Know How to Start a Successful Herb Garden

Know How to Start a Successful Herb Garden

With a patch of soil and a sunny spot, you can easily start your own herb garden. These plants add beauty to your landscape and homegrown seasoning to your meals. Follow these simple instructions for starting a herb garden and reap the benefits of your work within just a few weeks.

Select a Location

Choose an area that gets lots of sun, or a bit of shade if your region regularly has temperatures topping 90 degrees in the summer months. Depending on the herbs you decide on for your garden, you'll need a spot with a diameter of 1 to 4 feet for each plant. Cilantro, parsley, dill and chives do well with a foot of space each. You'll need a 2-foot space for tarragon, thyme and basil. Marjoram, oregano, mint, sage and rosemary plants need 3 to 4 feet of space to thrive.

If you live in a home without a yard, you can also grow a DIY herb garden with containers. Start with plastic or clay pots measuring between 8 and 18 inches. You can also recycle containers you have around the house to boost the green quotient of your garden. Make sure these makeshift pots have drainage holes to prevent the plants from getting too much water.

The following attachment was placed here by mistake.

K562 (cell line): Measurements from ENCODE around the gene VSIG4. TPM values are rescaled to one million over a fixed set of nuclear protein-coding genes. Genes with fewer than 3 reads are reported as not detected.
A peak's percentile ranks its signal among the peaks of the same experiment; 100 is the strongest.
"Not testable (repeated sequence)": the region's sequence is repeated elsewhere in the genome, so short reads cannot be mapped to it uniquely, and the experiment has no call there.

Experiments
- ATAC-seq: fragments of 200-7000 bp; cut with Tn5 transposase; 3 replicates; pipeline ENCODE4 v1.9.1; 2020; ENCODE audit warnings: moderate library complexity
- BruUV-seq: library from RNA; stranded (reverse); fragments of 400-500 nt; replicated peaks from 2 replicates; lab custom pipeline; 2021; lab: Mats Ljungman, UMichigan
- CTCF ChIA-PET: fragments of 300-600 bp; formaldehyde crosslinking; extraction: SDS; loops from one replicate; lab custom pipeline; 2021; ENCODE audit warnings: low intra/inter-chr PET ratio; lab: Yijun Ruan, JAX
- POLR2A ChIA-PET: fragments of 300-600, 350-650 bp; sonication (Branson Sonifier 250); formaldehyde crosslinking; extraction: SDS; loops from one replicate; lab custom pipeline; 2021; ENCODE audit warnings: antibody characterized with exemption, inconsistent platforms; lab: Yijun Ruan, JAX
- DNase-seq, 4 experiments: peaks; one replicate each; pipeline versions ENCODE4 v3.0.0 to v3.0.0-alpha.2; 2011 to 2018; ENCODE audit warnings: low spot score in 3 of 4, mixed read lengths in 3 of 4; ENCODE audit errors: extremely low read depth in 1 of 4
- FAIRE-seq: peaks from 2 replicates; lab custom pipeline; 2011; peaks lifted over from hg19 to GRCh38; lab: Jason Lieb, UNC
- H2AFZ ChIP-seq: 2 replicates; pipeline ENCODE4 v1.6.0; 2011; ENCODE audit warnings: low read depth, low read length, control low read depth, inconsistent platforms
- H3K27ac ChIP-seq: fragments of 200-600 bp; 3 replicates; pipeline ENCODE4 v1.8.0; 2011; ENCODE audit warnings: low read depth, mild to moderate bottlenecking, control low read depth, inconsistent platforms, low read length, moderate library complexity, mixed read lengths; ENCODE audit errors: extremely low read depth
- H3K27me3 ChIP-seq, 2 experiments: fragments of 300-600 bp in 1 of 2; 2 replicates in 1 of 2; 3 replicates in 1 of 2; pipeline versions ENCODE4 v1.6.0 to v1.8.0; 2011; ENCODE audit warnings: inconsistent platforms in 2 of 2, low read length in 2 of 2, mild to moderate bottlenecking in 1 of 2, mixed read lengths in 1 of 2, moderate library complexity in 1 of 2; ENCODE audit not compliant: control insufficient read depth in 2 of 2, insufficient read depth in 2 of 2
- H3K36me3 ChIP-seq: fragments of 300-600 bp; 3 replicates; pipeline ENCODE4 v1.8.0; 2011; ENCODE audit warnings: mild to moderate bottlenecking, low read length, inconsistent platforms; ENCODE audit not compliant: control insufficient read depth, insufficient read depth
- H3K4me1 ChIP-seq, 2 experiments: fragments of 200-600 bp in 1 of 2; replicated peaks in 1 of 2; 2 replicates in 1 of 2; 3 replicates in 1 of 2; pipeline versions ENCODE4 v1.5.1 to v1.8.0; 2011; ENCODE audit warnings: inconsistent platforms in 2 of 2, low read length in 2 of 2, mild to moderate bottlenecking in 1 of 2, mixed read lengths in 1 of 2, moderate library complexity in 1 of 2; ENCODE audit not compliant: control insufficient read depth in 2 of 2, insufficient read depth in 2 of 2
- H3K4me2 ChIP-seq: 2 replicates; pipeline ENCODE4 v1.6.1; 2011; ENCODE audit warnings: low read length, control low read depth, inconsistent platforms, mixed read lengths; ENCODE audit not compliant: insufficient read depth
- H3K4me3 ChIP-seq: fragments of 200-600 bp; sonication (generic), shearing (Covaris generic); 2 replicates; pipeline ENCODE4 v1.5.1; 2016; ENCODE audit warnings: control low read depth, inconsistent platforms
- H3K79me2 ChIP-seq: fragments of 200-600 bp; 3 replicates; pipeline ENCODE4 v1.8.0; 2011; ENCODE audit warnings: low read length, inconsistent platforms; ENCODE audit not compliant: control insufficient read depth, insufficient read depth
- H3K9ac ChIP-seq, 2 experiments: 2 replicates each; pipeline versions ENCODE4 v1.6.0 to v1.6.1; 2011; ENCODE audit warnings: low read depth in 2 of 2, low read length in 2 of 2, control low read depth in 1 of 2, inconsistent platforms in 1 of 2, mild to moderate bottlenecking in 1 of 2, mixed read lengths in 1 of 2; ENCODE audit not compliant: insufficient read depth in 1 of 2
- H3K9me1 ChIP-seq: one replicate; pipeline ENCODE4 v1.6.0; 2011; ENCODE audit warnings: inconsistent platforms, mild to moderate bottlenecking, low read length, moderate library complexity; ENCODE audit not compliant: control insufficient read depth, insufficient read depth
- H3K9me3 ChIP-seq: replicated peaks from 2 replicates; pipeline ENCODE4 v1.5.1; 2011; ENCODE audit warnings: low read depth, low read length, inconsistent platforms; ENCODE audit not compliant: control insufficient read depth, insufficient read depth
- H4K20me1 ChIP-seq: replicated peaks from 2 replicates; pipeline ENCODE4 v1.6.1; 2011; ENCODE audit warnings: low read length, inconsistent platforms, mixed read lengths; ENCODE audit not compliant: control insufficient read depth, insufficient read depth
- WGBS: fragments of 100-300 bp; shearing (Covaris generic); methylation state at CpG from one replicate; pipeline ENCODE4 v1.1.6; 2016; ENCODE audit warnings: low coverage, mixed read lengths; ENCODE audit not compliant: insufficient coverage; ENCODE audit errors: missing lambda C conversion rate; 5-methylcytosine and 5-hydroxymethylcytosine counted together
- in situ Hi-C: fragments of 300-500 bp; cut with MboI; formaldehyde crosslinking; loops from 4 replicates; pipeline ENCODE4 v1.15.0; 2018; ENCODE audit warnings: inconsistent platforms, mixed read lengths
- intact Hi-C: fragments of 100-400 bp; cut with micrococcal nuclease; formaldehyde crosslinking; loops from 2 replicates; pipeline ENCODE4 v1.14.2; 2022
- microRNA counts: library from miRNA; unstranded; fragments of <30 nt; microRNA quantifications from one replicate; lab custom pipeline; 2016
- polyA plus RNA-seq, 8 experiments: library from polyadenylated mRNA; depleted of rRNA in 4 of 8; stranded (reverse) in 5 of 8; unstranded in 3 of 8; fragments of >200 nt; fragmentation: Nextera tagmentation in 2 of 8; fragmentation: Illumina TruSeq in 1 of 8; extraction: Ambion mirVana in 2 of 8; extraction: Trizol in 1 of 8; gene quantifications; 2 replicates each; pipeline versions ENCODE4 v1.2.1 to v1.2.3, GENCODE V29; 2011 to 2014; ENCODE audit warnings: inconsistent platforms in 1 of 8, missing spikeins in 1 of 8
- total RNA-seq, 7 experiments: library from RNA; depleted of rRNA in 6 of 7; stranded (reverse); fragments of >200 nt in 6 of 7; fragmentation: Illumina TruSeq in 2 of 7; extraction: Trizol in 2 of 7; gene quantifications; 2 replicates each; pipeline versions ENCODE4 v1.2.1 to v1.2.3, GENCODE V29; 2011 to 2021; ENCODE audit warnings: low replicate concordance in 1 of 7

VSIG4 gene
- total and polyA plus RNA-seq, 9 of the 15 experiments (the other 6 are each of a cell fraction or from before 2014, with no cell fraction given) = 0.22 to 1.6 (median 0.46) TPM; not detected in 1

You can combine many types of herbs together in the same container. For example, sage, thyme and rosemary do well in the same pot, as do parsley, basil, cilantro and tarragon. If you plan to plant mint, keep it in its own container. It spreads aggressively, so it doesn't do well with other plants.

Place the herbs on a sunny patio or step, or near a window. Whether you have an indoor or outdoor garden, check to make sure your herbs will get at least four hours of light each day.

Prep the Earth

Loosen the soil in your herb garden with a shovel or garden fork to make room for the roots of the plants. This step also improves drainage so water can reach the roots. Then, mix fertilizer or compost into your soil to add nutrients and further improve drainage.

Care for Your Plants

In general, you should water your herb plants when the soil feels dry to the touch. Check every day, but do not water unless necessary since excess moisture can stunt your plants or cause disease.

When your herb plant reaches about 6 inches in height, trim about a third of the branches. Prune the plant close to where the leaves split off for fast regrowth.